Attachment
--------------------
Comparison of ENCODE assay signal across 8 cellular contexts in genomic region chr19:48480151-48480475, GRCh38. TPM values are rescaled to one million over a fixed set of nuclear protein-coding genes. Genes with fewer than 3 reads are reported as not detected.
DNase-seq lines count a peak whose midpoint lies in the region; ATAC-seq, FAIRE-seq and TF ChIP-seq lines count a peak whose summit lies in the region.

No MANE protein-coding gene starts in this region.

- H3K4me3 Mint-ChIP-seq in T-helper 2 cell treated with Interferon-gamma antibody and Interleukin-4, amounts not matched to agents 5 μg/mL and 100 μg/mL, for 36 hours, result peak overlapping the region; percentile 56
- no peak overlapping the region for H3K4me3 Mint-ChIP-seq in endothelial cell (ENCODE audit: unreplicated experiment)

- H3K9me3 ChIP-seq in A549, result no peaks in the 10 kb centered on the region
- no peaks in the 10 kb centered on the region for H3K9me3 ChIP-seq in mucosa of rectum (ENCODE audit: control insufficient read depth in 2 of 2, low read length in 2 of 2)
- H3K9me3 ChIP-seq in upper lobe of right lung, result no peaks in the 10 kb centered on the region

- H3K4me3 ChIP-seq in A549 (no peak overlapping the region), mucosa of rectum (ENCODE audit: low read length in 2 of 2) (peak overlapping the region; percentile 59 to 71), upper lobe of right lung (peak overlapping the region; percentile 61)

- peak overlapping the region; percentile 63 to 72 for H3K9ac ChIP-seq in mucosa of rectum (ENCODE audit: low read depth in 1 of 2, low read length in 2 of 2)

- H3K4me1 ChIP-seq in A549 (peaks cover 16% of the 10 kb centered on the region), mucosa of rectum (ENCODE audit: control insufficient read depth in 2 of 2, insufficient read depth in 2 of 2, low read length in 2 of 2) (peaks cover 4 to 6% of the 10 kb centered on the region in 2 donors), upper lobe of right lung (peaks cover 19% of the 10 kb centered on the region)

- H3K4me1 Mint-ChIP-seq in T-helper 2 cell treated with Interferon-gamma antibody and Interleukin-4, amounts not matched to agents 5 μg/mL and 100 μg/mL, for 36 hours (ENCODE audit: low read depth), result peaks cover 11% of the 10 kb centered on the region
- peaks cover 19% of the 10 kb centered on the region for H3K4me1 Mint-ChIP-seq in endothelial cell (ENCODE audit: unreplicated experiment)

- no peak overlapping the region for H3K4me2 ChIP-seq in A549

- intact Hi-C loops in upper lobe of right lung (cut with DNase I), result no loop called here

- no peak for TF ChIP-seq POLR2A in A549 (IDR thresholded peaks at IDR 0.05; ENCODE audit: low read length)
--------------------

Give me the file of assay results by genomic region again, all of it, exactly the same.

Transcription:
Comparison of ENCODE assay signal across 8 cellular contexts in genomic region chr19:48480151-48480475, GRCh38. TPM values are rescaled to one million over a fixed set of nuclear protein-coding genes. Genes with fewer than 3 reads are reported as not detected.
DNase-seq lines count a peak whose midpoint lies in the region; ATAC-seq, FAIRE-seq and TF ChIP-seq lines count a peak whose summit lies in the region.

No MANE protein-coding gene starts in this region.

- H3K4me3 Mint-ChIP-seq in T-helper 2 cell treated with Interferon-gamma antibody and Interleukin-4, amounts not matched to agents 5 μg/mL and 100 μg/mL, for 36 hours, result peak overlapping the region; percentile 56
- no peak overlapping the region for H3K4me3 Mint-ChIP-seq in endothelial cell (ENCODE audit: unreplicated experiment)

- H3K9me3 ChIP-seq in A549, result no peaks in the 10 kb centered on the region
- no peaks in the 10 kb centered on the region for H3K9me3 ChIP-seq in mucosa of rectum (ENCODE audit: control insufficient read depth in 2 of 2, low read length in 2 of 2)
- H3K9me3 ChIP-seq in upper lobe of right lung, result no peaks in the 10 kb centered on the region

- H3K4me3 ChIP-seq in A549 (no peak overlapping the region), mucosa of rectum (ENCODE audit: low read length in 2 of 2) (peak overlapping the region; percentile 59 to 71), upper lobe of right lung (peak overlapping the region; percentile 61)

- peak overlapping the region; percentile 63 to 72 for H3K9ac ChIP-seq in mucosa of rectum (ENCODE audit: low read depth in 1 of 2, low read length in 2 of 2)

- H3K4me1 ChIP-seq in A549 (peaks cover 16% of the 10 kb centered on the region), mucosa of rectum (ENCODE audit: control insufficient read depth in 2 of 2, insufficient read depth in 2 of 2, low read length in 2 of 2) (peaks cover 4 to 6% of the 10 kb centered on the region in 2 donors), upper lobe of right lung (peaks cover 19% of the 10 kb centered on the region)

- H3K4me1 Mint-ChIP-seq in T-helper 2 cell treated with Interferon-gamma antibody and Interleukin-4, amounts not matched to agents 5 μg/mL and 100 μg/mL, for 36 hours (ENCODE audit: low read depth), result peaks cover 11% of the 10 kb centered on the region
- peaks cover 19% of the 10 kb centered on the region for H3K4me1 Mint-ChIP-seq in endothelial cell (ENCODE audit: unreplicated experiment)

- no peak overlapping the region for H3K4me2 ChIP-seq in A549

- intact Hi-C loops in upper lobe of right lung (cut with DNase I), result no loop called here

- no peak for TF ChIP-seq POLR2A in A549 (IDR thresholded peaks at IDR 0.05; ENCODE audit: low read length)